role of the liver n.
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Role of the Liver. Do Now. Without looking at your notes, list 5 things we talked about last class. Homework Due. Rough Draft. Homework. Quiz tomorrow Will begin 48 hour food log tomorrow after class. Review.

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do now
Do Now
  • Without looking at your notes, list 5 things we talked about last class
homework due
Homework Due
  • Rough Draft
  • Quiz tomorrow
  • Will begin 48 hour food log tomorrow after class
  • Metabolism – a broad term referring to all chemical reactions that are necessary to maintain life
  • Catabolism – substances are broken down to simpler substances
    • Broken bonds create energy
  • Anabolism – larger molecules or structures are built from larger molecules or structures
  • BMR is the amount of heat produced by the body per unit of time, while the body is at rest
    • Basically the individuals necessary energy supply to perform essential life activities
    • Breathing, heartbeat, kidney function
  • Some factors that increase BMR:
    • Male
    • Young age
    • Strong emotions of anger/fear
  • Fact of the matter is, we all don’t just live to breath and have our heart beat
  • TMR refers to the total amount of Calories the body consumes to fuel all physical activities
  • When a trained athlete exercises for several minutes, TMR can increase 15-20 times normal
the liver
The Liver
  • “Renaissance Man” of the body
    • Important in digestion of fat
    • Detoxifies drugs and alcohol
    • Make cholesterol and proteins vital to the body
the liver1
The Liver
  • Blood is filtered through the liver
  • Liver filters out amino acids, fatty acids and glucose
  • Destroys bacteria that have made their way into the blood
liver function on metabolism
Liver Function on Metabolism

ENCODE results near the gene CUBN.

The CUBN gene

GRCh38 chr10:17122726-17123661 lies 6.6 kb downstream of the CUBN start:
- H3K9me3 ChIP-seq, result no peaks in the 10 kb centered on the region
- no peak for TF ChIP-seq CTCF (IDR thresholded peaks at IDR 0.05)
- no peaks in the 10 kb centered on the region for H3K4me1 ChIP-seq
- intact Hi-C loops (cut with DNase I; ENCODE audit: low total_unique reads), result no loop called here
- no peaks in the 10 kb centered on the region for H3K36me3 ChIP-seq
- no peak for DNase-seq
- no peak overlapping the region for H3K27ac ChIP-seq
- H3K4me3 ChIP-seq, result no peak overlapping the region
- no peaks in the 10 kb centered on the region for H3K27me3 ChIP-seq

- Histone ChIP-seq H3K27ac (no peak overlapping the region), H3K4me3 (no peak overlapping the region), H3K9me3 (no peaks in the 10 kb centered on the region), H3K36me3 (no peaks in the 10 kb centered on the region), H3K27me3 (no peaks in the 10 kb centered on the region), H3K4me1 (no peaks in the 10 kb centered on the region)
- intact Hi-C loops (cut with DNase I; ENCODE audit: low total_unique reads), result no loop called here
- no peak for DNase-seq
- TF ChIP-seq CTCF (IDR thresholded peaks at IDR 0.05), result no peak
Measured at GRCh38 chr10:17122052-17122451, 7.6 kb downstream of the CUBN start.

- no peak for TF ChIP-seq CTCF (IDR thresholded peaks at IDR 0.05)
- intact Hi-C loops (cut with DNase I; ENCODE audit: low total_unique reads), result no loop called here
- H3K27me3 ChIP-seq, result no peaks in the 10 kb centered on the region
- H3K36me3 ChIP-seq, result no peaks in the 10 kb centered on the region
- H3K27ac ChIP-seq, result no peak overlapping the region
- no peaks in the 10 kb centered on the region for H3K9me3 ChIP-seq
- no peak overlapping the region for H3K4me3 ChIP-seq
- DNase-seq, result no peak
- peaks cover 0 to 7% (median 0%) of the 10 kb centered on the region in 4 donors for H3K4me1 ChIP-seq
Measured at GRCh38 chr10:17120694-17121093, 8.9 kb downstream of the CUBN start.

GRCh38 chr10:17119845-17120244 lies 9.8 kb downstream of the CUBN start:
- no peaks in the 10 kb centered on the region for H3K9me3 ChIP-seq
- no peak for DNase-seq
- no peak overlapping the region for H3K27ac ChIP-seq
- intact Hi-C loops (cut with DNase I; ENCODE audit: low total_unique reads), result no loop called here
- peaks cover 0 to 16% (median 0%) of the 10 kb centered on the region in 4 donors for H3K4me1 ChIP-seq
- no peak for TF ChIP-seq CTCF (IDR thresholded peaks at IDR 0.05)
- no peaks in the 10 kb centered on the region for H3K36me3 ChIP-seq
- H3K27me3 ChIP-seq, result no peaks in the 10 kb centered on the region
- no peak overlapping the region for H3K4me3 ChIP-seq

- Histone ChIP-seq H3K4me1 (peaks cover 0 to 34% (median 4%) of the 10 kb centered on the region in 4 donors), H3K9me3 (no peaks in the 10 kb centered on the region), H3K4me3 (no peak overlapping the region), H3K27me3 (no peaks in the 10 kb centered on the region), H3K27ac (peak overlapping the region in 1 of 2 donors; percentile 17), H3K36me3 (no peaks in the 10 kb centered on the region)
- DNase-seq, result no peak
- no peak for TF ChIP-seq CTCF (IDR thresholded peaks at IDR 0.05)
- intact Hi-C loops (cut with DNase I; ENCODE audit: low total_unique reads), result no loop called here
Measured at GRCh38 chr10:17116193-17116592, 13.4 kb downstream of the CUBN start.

• Maintains normal blood glucose level
    • 100 mg/100 mL of blood
  • After eating heavy duty amount of carbs, liver removes glucose and stores as glycogen in the liver (glycogenesis)
  • Blood sugar levels will drop, and liver breaks down stored glycogen and releases it to the body (glycogenolysis)
  • Liver can also create glucose from fats and proteins, known as glyconeogenesis
liver function and blood sugar
Liver Function and Blood Sugar
  • As blood sugar increases, glycogenesis converts glucose to glycogen and stores it
  • As blood sugar falls, glycogenolysisbreaks down stored glycogen, converts it to glucose and releases it to the blood
  • Only 15% comes from diet, 85% is made by the liver
    • High cholesterol is genetic
  • Cholesterol helps build plasma membranes of cells
  • Not soluble, can’t circulate freely in the blood
  • Transported by HDLs and LDLs
hdls v ldls
HDLs v. LDLs
  • LDLs transports cholesterol to the body cells
  • Large amounts of LDLs circulated increases the risk of becoming imbedded in the arterial walls
  • HDLs transport cholesterol from the tissue to the liver to be disposed
  • HDLs “good”, LDLs “bad”
    • But both necessary
heat protecting mechanism
Heat Protecting Mechanism
  • Hypothalamus in the brain regulated body temp to stay between 96-100 degrees
  • When body temp falls, the body must conserve heat
    • Vasoconstriction
      • Blood vessels of skin shrink, preventing blood flow and keeping blood deeper, toward more vital organs
    • Shivering
  • Temporarily, vasoconstriction can be harmless
  • However, if vasoconstriction can eventually cause a deprivation of oxygen, thus causing skin cells to die (frostbite)
  • When vasoconstriction is no longer effective and core body temp drops, shivering starts
    • Skeletal muscle activity produces lot of heat
heat releasing mechanisms
Heat Releasing Mechanisms
  • Most heat released through the skin (radiation)
  • If external environment is as hot as the body, heat cannot be lost by radiation, only evaporation of sweat
  • If weather is humid, evaporation is much less effective
heat stroke v heat exhaustion
Heat Stroke v. Heat Exhaustion
  • Increased heat production, increases the rate of the metabolism
  • Skin becomes hot and dry, but is unable to lose heat via sweat
  • Heat stroke can cause permanent damage to the brain
  • Heat exhaustion is when an individual faints following physical activity, usually associated with dehydration
  • Quiz tomorrow